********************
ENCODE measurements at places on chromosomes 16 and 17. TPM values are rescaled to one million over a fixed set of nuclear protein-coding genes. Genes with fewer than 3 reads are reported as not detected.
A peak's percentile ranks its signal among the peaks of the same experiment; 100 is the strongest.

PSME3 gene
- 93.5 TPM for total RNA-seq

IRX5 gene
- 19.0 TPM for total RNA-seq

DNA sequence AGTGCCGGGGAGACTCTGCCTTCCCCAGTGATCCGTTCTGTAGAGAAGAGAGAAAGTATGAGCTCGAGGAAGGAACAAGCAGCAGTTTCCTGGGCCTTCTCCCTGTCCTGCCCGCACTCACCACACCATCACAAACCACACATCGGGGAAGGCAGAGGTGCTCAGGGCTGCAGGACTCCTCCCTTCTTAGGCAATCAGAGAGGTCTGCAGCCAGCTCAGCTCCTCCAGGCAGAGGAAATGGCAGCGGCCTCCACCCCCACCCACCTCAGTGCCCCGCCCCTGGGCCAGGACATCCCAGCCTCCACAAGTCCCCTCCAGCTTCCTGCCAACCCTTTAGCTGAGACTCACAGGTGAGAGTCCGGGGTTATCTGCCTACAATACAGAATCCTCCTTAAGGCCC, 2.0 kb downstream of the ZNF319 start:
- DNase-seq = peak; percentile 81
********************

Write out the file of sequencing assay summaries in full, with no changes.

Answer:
ENCODE measurements at places on chromosomes 16 and 17. TPM values are rescaled to one million over a fixed set of nuclear protein-coding genes. Genes with fewer than 3 reads are reported as not detected.
A peak's percentile ranks its signal among the peaks of the same experiment; 100 is the strongest.

PSME3 gene
- 93.5 TPM for total RNA-seq

IRX5 gene
- 19.0 TPM for total RNA-seq

DNA sequence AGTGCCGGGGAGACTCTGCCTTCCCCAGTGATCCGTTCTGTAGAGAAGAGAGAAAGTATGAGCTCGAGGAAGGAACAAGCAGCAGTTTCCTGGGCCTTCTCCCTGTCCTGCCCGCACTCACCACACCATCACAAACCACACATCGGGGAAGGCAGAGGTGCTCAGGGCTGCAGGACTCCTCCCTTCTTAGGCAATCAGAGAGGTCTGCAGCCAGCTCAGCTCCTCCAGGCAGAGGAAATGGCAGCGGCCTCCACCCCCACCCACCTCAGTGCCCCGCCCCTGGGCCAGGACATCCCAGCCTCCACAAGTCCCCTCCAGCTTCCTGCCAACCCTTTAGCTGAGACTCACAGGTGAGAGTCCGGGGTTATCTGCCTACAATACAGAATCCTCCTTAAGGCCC, 2.0 kb downstream of the ZNF319 start:
- DNase-seq = peak; percentile 81